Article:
How Healthcare Professional Prepared For and Responded to Hurricane Sandy

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The following includes information regarding damage control immediately following Hurricane Sandy. Erik Braunitzer is a writer for Douglas Elliman, brokers for NYC, Long Island and Hamptons Real Estate

Hurricane Sandy tested the medical community in New York, New Jersey and Western Pennsylvania areas. The aftermath of the storm has forced medical professionals to step up and help with rescue and relief. Nurses, in particular, have been instrumental in moving patients from one location to another.

Nurses Available to Help People After Hurricane Sandy 

The AFT-affiliated Health Professionals and Allied Employees (HPAE) have been sending nurses to work twenty-four hours per day and seven days per week to care for patients. These nurses have been dealing with the aftermath of the storm in their lives and in the lives of others. Many of these healthcare professionals have exhibited great strength in the tragic time.

Challenges of Receiving Care After Hurricane Sandy

New Jersey was one of the hardest hit areas. Most of the medical centers are full to capacity. On November 2, most of the hospitals were operating on generators because the power had not been restored. Hospitals affected by evacuations and the loss of power include: Christ Hospital, Meadowlands Hospital, Palisades Medical Center and Bayonne Medical Center. The nursing homes are receiving numerous new patients.

Home Healthcare, Hospice and Hurricane Sandy 

Hurricane Sandy came at a time that is traditionally set aside to celebrate home healthcare and hospice. As nursing homes received more volume during Hurricane Sandy, places such as the VNA of Western Pennsylvania had to step up. These types of nursing homes are trained in emergency response and can help the elderly population and the chronically ill.

Nurses Put Aside Personal Problems to Care for Those in Need 

Nurses had to brave the roads and travel during difficult times. Nurses often recounted the treacherous driving conditions during the storm, but it was necessary to care for patients. Most people nurses did not view their actions as a heroic feat, but a necessary action to ensure all people harmed during the storm received proper care.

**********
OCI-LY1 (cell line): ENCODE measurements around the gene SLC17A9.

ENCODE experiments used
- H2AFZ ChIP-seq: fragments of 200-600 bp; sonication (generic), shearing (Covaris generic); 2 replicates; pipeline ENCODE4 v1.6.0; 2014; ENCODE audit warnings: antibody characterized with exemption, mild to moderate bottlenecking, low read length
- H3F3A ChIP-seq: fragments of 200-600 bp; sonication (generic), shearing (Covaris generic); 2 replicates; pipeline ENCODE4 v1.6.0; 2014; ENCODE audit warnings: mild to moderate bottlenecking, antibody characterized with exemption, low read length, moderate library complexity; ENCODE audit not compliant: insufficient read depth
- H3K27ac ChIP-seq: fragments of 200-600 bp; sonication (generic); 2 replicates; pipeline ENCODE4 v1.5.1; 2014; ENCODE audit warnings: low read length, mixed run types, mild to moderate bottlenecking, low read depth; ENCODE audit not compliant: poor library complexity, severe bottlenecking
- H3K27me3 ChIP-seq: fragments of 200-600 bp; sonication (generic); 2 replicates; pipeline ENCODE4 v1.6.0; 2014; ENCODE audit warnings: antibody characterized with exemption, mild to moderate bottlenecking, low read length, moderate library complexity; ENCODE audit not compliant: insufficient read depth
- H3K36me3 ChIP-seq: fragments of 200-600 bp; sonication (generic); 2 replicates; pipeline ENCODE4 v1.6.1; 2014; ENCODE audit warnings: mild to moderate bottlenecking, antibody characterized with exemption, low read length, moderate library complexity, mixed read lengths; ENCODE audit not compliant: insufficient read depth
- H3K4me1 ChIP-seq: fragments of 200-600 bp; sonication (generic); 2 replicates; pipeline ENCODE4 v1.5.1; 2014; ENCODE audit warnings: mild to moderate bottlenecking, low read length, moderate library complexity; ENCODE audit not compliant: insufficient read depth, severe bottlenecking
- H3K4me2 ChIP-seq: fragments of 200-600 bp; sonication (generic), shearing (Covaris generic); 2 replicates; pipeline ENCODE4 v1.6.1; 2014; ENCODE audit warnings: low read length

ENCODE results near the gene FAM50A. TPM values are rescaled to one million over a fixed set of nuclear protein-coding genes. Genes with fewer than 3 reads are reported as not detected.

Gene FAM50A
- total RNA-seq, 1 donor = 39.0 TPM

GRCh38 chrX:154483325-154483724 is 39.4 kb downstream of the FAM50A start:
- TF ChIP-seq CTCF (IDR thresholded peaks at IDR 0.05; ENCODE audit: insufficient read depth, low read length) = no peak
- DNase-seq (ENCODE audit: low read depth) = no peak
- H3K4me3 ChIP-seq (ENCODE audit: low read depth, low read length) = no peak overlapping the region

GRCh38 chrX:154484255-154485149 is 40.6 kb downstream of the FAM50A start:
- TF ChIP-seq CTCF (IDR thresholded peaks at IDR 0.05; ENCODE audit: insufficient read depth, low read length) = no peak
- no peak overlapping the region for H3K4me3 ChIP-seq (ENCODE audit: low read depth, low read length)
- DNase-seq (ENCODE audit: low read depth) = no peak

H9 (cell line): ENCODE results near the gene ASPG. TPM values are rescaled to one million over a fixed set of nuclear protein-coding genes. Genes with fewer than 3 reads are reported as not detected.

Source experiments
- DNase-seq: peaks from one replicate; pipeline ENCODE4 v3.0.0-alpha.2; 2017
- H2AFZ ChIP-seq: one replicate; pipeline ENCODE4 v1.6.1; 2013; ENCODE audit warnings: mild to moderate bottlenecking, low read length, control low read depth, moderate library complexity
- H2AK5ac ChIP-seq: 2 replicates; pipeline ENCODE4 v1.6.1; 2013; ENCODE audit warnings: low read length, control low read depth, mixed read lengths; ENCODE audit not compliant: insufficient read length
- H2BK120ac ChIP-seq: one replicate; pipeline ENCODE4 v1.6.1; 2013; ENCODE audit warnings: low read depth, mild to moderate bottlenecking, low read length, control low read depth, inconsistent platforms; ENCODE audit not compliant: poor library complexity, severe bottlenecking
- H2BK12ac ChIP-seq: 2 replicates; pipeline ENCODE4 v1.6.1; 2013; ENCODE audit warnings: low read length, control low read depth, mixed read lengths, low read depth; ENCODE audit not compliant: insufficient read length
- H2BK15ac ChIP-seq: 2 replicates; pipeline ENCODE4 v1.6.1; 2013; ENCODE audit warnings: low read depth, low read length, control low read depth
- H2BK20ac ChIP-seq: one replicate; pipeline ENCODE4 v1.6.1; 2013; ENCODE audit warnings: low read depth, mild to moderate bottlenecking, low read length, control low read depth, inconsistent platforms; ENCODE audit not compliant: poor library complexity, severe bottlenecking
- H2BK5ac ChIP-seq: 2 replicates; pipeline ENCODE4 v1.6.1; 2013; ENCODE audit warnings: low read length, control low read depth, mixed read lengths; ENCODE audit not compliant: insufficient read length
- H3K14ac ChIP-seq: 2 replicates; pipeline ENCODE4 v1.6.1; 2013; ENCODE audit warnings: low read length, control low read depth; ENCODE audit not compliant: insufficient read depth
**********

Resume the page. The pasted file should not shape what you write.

Many people do not recognize that nurses are recovering from the hurricane also. Healthcare professionals have problems also and yet, they continue to help and deal with the problems of others. Healthcare professionals have been instrumental in the recovery of the area.

Medical Professionals Prepared in Advance for Hurricane Sandy 

Medical professionals have a huge responsibility during a natural disaster. This is why healthcare professionals were prepared in advance for this storm by the CDC. They were instructed to advise diabetes patients and other patients with chronic diseases to be prepared.  The aftermath of the storm could raise stress levels and cause many people with chronic diseases to become ill and require hospitalization. The CDC helps them prepare for this event and helped them inform patients to have supplies ready in advance to prepare for this event. Healthcare preparedness and business continuity have been the primary focus during this disaster.

Hurricane Sandy Teaches Medical Professionals How to Prepare for Future Disasters

Hurricane Sandy has taught medical professionals lessons on how to prepare for future disasters. When medical professionals are prepared, they can administer healthcare better and save more lives. Medical professionals can learn from their experiences and document what occurred to help them be more prepared for the future.